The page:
Healthcare has long been a priority for Scotland, which is probably why we’ve pioneered so many incredible medical innovations that continue to improve people’s health and save lives to this day.
The National Health Service in Scotland (NHS Scotland) has been operating for more than 70 years, but the origins of an inclusive health service here stretch back more than a century. Way back in 1913, the Highlands and Islands Medical Service provided free treatment to a population covering more than half of Scotland’s landmass.
This far reaching service provided doctor, nurse and midwifery services to previously under-serviced and hard to reach parts of Scotland’s remote countryside. This revolutionary service stayed in place throughout both World Wars before it was replaced by the NHS.
Since then, Scotland’s healthcare system has continued to pioneer across many different areas of public health
- 1958 – A team in Glasgow produced the first practical ultrasound machines, which carried no radiation risks, and provided safe, easy to use and affordable devices for hospitals around the world
- 1959 – The University of Edinburgh created the UK’s first Nursing Studies unit, establishing the university as a world-leader in nursing education and research
- 1968 – Edinburgh’s Western General Hospital created the world’s first-ever custom built organ transplantation centre
- 1974 – Scotland established free contraceptive advice and services to all citizens, regardless of age or status
- 1980 – The world’s first clinical service for MRI was launched at Aberdeen Royal Infirmary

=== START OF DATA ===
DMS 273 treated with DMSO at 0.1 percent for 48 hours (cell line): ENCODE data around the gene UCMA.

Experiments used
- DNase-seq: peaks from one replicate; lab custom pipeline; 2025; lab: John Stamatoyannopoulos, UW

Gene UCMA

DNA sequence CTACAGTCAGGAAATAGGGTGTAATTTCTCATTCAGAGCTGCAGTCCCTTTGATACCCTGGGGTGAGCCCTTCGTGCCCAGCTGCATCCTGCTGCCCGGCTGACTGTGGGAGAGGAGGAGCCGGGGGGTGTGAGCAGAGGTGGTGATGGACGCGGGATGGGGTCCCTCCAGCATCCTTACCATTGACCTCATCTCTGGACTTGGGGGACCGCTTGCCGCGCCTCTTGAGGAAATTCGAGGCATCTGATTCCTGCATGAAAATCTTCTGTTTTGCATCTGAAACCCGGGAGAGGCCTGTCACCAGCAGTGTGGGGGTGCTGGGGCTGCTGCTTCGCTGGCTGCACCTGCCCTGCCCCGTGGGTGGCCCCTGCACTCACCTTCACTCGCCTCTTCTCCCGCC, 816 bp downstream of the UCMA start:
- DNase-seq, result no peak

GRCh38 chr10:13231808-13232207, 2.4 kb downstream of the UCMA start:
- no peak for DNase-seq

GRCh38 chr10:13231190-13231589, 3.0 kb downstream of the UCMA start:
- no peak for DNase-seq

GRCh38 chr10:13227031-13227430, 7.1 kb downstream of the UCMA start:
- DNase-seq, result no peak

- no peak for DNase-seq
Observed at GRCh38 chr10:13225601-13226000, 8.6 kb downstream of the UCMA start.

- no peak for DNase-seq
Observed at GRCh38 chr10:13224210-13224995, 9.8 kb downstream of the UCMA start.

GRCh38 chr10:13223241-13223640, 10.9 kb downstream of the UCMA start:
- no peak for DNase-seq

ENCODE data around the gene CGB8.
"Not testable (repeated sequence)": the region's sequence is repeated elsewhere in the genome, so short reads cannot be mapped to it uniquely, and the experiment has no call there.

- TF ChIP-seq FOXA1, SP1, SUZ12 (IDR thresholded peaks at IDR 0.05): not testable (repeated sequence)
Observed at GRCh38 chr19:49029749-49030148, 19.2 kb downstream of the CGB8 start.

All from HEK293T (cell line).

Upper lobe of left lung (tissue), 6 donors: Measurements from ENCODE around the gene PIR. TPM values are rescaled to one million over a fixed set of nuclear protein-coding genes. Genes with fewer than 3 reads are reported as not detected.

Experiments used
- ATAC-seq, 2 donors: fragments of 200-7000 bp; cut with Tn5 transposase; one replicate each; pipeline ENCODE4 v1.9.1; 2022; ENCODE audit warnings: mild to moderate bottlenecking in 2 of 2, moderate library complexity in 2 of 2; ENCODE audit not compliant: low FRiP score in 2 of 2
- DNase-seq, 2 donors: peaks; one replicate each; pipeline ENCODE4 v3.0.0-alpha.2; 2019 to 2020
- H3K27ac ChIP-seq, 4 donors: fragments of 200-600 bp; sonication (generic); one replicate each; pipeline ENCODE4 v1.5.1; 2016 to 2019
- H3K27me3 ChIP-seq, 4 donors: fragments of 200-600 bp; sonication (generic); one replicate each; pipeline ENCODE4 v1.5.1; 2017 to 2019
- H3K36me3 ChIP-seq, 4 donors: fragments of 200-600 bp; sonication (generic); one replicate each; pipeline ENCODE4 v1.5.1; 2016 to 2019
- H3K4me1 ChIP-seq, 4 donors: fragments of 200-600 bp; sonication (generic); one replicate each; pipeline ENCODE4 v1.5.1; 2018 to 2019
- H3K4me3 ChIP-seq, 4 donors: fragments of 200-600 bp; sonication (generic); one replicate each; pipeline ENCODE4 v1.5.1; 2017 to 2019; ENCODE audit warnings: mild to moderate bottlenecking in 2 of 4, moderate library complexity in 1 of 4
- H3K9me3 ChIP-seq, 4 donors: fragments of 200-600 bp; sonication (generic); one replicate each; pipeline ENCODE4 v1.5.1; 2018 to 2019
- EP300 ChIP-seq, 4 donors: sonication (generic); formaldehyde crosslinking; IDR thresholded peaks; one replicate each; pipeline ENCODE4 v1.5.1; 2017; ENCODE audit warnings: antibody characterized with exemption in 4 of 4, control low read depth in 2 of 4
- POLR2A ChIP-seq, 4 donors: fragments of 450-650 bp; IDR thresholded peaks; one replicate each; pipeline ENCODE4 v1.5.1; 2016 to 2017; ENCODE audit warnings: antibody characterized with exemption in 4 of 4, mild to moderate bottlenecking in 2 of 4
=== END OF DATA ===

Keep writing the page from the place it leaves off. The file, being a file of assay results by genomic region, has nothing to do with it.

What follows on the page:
- 2006 – Scotland was one of the first countries in the world to introduce a full smoking ban in all public enclosed spaces
- 2011 – Scotland became the only country in the UK to scrap prescription fees, meaning you no longer have to pay for medicines prescribed by a doctor
The NHS in Scotland is managed by the Scottish Government and the majority of NHS Scotland provision is paid for through taxation. This means that, if you are employed or self-employed in Scotland you are entitled to free healthcare from the NHS – as well as your spouse and your immediate family.
Since 2011, prescriptions filled in Scotland are free of charge. . Prescription forms that were written in England can be picked up at Scottish pharmacies however English prescription charges will apply.
Students on a full-time course receive the same free care as employed or self-employed migrants in Scotland. If you are studying part-time you could also be eligible for free NHS treatment.
Private healthcare is also available throughout Scotland and is usually paid for through a private healthcare insurance scheme or individuals.
NHS Scotland will always provide free accident and emergency treatment.
The following NHS services are currently free in Scotland for people with a visa allowing them to live the UK for at least one year:
- Medical advice from a doctor - General Practitioner (GP) and most other GP services
- Medical treatment in a hospital, both emergency and non-emergency
- Medicines prescribed by your GP
You may need to pay for:
- Some GP services - for example, travel vaccinations
- Some dental treatment
- Some optical treatment – but eye tests are free in Scotland
If you are living in Scotland, you will need to register with a local Scottish General Practitioner (GP). For students, the university will normally provide the name of a suitable GP in the area or on campus. It is free to register, and nearly all the treatment will be free of charge.
24 hour care
If you are ill outside of normal GP opening times, or have a medical query that is non-urgent - you can contact NHS 24 by phone on 111. They provide 24-hour telecare and can put you in touch with the relevant health services you need.
Working for the NHS
NHS Scotland is the single biggest employer in the country, employing people in over 70 professions. Applications are welcome from professionally qualified healthcare staff, particularly from those based outside the UK.